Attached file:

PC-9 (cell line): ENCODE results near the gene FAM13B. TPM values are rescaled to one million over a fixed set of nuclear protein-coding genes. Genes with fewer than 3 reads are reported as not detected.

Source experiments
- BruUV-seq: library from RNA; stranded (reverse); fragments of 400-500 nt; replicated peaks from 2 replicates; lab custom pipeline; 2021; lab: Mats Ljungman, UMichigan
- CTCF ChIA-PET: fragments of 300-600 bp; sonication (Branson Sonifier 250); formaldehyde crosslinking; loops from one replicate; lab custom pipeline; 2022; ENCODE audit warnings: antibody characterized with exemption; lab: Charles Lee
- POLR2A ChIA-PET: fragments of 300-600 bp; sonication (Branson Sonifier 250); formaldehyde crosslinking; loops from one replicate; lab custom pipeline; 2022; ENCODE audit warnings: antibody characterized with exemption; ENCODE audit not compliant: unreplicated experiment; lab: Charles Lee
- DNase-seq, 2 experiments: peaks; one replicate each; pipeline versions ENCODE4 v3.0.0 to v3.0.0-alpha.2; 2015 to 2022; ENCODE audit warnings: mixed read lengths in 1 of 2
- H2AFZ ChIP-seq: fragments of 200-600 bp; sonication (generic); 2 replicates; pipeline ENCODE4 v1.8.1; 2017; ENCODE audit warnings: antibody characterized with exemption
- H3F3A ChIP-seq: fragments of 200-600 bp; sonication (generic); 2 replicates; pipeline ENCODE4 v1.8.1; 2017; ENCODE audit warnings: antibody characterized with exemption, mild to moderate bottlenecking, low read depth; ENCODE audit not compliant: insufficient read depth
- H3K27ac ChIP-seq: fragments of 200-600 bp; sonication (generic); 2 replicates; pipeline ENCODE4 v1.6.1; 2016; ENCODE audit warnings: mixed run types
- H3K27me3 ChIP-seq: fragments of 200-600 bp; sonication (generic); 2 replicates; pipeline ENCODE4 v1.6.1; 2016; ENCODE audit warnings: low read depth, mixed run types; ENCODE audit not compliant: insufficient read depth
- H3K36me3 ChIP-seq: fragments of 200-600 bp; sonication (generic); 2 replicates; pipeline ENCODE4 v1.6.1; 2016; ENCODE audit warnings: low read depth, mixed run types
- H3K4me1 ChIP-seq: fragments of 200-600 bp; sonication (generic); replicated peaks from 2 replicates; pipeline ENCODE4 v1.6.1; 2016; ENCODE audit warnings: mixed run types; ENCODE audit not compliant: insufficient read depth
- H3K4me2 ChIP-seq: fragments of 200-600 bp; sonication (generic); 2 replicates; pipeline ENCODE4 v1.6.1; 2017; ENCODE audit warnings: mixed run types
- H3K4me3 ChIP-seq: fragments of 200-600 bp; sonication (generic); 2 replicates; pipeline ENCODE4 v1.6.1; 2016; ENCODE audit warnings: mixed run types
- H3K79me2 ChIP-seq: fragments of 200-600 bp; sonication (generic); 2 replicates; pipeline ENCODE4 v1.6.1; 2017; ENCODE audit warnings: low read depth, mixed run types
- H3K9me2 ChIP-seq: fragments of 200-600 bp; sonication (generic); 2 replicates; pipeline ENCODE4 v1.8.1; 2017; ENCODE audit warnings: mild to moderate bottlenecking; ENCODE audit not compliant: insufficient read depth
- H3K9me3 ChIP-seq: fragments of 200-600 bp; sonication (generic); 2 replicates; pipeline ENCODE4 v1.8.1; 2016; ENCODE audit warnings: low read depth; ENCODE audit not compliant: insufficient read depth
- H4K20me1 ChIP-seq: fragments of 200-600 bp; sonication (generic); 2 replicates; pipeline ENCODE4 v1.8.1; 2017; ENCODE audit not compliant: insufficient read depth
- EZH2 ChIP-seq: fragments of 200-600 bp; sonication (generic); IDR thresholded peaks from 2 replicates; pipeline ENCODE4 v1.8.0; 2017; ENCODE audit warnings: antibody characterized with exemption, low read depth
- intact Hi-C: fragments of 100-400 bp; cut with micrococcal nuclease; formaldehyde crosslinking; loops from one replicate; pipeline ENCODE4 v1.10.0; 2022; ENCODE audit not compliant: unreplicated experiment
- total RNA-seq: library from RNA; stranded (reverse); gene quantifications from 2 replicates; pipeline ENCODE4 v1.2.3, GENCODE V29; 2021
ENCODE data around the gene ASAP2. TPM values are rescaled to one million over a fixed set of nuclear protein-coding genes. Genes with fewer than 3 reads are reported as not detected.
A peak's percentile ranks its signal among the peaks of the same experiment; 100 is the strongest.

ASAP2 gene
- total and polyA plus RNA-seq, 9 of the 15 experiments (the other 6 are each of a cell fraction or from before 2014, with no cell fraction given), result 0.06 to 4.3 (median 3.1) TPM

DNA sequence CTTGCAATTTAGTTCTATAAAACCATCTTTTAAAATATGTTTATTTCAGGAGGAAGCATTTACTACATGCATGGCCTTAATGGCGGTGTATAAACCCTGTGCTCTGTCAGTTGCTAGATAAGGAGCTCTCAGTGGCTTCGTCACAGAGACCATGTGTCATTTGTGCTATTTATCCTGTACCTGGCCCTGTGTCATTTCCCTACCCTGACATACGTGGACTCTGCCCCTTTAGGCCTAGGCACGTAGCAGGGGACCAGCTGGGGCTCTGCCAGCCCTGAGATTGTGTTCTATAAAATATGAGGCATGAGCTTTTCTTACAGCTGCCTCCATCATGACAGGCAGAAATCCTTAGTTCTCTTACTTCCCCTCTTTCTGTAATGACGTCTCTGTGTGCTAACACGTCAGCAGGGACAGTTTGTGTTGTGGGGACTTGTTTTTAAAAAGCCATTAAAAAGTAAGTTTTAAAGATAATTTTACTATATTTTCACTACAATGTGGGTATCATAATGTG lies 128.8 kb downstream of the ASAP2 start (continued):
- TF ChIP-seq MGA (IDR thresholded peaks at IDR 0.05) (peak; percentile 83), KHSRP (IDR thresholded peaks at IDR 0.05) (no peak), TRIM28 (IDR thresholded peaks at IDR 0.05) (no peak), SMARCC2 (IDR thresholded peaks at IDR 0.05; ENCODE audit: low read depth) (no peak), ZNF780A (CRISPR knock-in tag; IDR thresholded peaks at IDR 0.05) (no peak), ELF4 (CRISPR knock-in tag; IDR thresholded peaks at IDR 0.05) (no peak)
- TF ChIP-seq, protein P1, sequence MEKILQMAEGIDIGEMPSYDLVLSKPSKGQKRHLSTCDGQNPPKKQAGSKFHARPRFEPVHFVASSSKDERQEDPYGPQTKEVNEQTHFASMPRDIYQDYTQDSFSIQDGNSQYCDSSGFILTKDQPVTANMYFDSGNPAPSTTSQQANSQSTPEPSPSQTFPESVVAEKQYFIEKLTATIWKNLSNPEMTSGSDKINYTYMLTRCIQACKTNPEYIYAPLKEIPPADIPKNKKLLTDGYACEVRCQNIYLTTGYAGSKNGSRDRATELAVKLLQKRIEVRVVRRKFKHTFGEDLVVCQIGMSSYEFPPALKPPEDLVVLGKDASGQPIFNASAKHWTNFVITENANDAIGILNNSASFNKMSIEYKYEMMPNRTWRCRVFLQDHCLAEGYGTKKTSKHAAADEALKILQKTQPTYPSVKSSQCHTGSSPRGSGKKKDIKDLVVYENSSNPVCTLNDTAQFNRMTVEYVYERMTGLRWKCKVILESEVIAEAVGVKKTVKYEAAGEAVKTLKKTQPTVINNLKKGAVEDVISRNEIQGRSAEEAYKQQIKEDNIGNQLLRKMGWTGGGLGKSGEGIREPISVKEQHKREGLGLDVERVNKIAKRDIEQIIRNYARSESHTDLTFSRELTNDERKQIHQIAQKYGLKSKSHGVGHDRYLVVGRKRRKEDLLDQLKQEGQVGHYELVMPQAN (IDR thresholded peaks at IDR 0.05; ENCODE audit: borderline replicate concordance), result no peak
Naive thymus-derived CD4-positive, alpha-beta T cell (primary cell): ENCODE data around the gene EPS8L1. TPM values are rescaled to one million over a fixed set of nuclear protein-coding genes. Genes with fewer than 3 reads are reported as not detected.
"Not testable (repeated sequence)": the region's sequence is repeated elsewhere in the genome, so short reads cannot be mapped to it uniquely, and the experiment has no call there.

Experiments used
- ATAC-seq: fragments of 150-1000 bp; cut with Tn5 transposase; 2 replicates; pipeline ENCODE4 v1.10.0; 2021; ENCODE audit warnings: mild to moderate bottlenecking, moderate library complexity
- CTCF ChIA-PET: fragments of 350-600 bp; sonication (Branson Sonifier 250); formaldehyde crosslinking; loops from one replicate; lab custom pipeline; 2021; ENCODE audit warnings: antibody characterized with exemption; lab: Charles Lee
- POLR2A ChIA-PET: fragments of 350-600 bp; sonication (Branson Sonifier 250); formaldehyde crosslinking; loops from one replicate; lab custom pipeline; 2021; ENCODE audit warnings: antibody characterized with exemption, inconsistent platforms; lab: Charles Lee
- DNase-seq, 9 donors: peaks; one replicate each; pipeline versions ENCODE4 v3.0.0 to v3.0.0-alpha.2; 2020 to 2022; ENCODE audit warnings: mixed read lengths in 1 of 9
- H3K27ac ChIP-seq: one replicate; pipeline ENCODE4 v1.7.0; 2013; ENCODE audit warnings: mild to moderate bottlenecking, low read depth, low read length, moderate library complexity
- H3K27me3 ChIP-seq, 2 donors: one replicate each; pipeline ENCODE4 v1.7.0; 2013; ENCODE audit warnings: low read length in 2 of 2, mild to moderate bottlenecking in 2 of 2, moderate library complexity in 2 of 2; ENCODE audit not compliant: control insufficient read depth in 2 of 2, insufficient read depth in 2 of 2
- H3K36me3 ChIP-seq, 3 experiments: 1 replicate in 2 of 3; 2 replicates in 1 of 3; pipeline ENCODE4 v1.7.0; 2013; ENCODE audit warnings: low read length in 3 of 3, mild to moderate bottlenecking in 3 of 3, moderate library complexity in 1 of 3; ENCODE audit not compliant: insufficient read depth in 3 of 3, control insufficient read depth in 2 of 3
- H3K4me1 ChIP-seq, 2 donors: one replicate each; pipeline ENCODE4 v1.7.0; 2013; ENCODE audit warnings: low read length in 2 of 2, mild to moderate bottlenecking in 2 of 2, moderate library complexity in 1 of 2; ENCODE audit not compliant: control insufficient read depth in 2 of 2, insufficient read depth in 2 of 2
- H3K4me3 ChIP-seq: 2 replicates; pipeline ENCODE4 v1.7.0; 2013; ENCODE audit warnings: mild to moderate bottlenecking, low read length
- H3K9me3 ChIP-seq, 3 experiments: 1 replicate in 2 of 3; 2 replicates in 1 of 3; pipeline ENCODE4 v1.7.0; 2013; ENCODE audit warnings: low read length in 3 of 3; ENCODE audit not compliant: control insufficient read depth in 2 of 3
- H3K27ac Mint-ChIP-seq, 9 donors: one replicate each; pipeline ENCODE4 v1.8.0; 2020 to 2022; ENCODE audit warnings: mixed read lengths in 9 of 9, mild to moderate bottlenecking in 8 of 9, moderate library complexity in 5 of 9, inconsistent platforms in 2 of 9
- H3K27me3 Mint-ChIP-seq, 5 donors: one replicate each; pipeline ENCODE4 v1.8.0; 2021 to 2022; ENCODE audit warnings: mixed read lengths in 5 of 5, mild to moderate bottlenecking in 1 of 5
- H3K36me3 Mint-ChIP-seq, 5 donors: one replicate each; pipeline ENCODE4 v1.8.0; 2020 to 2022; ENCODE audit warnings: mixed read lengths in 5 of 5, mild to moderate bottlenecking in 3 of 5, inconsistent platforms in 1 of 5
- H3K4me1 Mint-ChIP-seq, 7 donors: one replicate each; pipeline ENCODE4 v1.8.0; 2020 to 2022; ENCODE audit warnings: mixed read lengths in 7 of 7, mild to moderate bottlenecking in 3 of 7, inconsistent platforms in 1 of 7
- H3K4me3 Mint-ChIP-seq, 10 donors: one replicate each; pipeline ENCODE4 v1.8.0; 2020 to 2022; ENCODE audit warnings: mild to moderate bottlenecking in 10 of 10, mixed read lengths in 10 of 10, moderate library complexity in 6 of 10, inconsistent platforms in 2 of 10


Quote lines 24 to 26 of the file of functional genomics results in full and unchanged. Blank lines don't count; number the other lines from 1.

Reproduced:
ASAP2 gene
- total and polyA plus RNA-seq, 9 of the 15 experiments (the other 6 are each of a cell fraction or from before 2014, with no cell fraction given), result 0.06 to 4.3 (median 3.1) TPM

DNA sequence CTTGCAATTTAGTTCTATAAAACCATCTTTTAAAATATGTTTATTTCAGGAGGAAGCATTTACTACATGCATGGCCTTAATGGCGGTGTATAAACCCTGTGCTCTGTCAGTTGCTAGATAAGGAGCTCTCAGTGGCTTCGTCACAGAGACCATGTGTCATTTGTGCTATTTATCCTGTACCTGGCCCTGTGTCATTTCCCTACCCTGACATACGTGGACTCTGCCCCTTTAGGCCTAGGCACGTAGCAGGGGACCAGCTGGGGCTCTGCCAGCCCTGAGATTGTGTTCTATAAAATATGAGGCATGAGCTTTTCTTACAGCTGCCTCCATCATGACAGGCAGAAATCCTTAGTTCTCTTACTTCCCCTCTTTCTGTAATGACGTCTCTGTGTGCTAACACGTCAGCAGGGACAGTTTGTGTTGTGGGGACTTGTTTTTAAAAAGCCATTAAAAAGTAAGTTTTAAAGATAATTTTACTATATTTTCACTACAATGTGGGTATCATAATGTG lies 128.8 kb downstream of the ASAP2 start (continued):